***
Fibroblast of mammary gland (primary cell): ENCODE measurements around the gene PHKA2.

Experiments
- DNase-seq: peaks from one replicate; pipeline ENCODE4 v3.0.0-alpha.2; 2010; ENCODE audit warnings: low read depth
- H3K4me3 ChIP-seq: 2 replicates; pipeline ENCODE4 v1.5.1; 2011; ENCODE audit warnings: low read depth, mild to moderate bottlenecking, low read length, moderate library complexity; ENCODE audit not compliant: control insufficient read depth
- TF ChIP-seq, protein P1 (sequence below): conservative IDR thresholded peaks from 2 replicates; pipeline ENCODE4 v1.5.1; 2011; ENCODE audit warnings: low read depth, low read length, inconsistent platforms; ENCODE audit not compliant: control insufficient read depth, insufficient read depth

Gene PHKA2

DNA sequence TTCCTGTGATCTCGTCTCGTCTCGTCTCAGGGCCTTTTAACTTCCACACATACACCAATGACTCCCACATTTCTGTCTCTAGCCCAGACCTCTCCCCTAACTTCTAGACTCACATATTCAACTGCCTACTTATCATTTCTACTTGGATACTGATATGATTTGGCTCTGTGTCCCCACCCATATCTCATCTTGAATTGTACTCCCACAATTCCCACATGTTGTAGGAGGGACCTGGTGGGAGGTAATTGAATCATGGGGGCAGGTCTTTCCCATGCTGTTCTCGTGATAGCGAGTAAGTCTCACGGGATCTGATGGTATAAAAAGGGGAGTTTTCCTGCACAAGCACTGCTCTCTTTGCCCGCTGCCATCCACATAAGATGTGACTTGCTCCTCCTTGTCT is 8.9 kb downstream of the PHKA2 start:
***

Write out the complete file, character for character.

Fibroblast of mammary gland (primary cell): ENCODE measurements around the gene PHKA2.

Experiments
- DNase-seq: peaks from one replicate; pipeline ENCODE4 v3.0.0-alpha.2; 2010; ENCODE audit warnings: low read depth
- H3K4me3 ChIP-seq: 2 replicates; pipeline ENCODE4 v1.5.1; 2011; ENCODE audit warnings: low read depth, mild to moderate bottlenecking, low read length, moderate library complexity; ENCODE audit not compliant: control insufficient read depth
- TF ChIP-seq, protein P1 (sequence below): conservative IDR thresholded peaks from 2 replicates; pipeline ENCODE4 v1.5.1; 2011; ENCODE audit warnings: low read depth, low read length, inconsistent platforms; ENCODE audit not compliant: control insufficient read depth, insufficient read depth

Gene PHKA2

DNA sequence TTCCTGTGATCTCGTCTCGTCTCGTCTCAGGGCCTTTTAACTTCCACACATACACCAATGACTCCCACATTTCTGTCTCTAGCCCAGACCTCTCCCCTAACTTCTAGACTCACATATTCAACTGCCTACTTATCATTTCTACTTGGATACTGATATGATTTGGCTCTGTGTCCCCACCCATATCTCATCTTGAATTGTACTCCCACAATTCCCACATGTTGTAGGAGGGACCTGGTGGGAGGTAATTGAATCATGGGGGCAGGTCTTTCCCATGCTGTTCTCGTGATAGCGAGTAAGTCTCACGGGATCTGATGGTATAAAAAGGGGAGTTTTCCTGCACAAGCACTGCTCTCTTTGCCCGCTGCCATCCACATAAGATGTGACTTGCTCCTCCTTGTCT is 8.9 kb downstream of the PHKA2 start: